QUESTION PRESENTED: What, if any, obligation does an attorney who represents a workers' compensation claimant in procuring a lump sum award, have to insure that the funds are disbursed in the manner presented to the Division of Workers' Compensation and which was approved by the Division of the Court?
ANSWER: The attorney must not participate or aid in improper expenditure or knowingly mislead the court regarding the intended use of the funds. See analysis.
ANALYSIS: This question may be governed by Model Rule 1.2(d) (Scope of Representation) and/or Model Rule 3.3 (Candor toward the Tribunal).
Rule 1.2 Provides:
A lawyer shall not counsel a client to engage, or assist a client, in conduct that the lawyer knows is criminal or fraudulent, but the lawyer may discuss the legal consequences of any proposed course of conduct with a client and may counsel or assist the client to make a good faith effort to determine the validity, scope, meaning or application of the law.
Rule 3.3 provides in part as follows:
(a) A lawyer shall not knowingly:
(1) make a false statement of material fact or law to a tribunal;
(2) fail to disclose a material fact to a tribunal when disclosure is necessary to avoid assisting a criminal or fraudulent act by the client.
Rule 1.2(d) (comment 9) provides that the lawyer should not participate in a sham transaction; for example, a transaction to effectuate criminal or fraudulent escape of tax liability. A lawyer is required to give an honest opinion about the actual consequences that appear likely to result from a client's conduct. Further, a lawyer may not continue assisting a client in conduct that the lawyer originally supposes is legally proper but discovers is criminal or fraudulent.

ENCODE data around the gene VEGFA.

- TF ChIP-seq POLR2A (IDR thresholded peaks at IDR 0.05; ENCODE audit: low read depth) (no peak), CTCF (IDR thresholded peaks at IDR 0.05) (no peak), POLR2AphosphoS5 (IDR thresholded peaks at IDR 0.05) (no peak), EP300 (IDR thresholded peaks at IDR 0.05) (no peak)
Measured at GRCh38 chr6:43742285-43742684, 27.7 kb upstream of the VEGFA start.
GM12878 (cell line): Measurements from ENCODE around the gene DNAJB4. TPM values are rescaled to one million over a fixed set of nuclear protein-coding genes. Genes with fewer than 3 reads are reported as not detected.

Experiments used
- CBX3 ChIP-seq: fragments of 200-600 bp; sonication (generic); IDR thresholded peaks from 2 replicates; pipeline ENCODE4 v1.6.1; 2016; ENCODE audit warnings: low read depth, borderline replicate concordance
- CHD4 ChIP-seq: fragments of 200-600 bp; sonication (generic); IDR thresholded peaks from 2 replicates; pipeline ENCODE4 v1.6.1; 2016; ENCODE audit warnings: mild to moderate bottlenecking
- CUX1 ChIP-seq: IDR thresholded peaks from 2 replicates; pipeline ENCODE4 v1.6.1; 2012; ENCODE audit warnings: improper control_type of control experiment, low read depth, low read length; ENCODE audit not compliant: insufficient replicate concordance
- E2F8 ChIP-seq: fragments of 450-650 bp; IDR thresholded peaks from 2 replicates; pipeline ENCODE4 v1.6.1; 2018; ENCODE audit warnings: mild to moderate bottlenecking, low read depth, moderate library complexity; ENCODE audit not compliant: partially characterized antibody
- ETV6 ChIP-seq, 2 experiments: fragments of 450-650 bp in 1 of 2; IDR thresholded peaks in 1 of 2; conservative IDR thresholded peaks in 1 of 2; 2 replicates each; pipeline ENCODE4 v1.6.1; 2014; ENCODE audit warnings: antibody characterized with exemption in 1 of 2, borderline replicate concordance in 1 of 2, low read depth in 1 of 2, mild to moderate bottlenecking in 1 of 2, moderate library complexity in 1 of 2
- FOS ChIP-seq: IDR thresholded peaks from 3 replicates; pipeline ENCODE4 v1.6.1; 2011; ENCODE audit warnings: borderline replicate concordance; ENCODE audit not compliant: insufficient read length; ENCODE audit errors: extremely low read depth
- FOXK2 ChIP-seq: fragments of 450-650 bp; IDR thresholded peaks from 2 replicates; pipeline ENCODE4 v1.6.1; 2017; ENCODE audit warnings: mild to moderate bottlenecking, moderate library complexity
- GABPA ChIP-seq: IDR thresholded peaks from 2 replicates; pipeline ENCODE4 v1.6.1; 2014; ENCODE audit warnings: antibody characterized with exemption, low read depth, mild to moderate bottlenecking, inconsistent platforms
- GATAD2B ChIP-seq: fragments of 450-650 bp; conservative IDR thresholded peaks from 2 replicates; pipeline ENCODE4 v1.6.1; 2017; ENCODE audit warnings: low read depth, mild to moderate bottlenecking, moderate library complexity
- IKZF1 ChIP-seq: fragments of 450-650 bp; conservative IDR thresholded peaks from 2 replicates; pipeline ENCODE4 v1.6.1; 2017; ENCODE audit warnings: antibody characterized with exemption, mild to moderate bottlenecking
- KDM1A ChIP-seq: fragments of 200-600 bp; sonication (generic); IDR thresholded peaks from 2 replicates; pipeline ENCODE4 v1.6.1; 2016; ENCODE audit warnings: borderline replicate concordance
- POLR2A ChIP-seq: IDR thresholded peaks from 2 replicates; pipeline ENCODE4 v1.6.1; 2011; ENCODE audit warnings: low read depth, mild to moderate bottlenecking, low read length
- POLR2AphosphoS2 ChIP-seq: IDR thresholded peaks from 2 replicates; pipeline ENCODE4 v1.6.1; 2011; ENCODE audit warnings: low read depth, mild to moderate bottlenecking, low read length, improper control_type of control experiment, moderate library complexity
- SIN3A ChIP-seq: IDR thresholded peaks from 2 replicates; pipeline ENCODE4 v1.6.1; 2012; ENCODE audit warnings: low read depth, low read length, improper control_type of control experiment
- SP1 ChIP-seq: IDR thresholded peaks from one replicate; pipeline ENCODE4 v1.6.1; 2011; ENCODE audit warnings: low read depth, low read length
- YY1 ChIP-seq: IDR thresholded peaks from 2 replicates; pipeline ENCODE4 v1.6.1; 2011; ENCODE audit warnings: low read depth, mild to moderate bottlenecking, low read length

It appears to the committee that a lawyer would violate 1.2(d) if he knew that the client had no intention of using lump sum money in the manner represented to the Court and the Division, particularly if the client is using the money for other purposes. Certainly the lawyer should not continue to represent or assist the client in using money in ways other than as represented when the lawyer learns that the client has changed his plans.
Rule 2.2, Candor to the Tribunal, is more directly applicable to this inquiry. In essence, the Rule prohibits making false statements to a tribunal or failing to disclose a material fact when disclosure is necessary to avoid assisting a criminal or fraudulent act by the client. This rule exists without regard to disclosure of confidential information (Rule 1.6) and, in fact, is the only mandatory disclosure provision in the Rules. The debate on Rule 3.3 reveals that there was very strong sentiment that courts should not be misled.
The Rule requires that the lawyer not knowingly mislead the tribunal. Knowingly is defined as ". . . actual knowledge of the fact in question. A person's knowledge may be inferred from the circumstances." (Terminology section, Model Rules of Professional Conduct). The fact question then becomes whether, under the circumstances, the lawyer knew that the money would not be used as represented. The Rule also prohibits a false statement or failure to disclose material facts. Surely the reason for a lump sum request is material. Rule 3.3(b) provides that, "The duties stated in paragraph (a) continue to the conclusion of the proceeding." Nevertheless, conduct after trial could provide insight into what the lawyer knew or intended during the proceeding.
Rule 3.3(4) provides that an attorney may not:
(4) offer evidence that the lawyer knows to be false. If a lawyer has offered material evidence and comes to know of its falsity, the lawyer shall take reasonable remedial measures.
This rule could be applicable if the attorney submits documentation or other evidence to justify a lump sum when he knows that it is false or misrepresents the situation. The phrase ". . . reasonable remedial measures" includes the responsibility to disclose the existence of a client's deception to the court.
THIS OPINION IS ADVISORY ONLY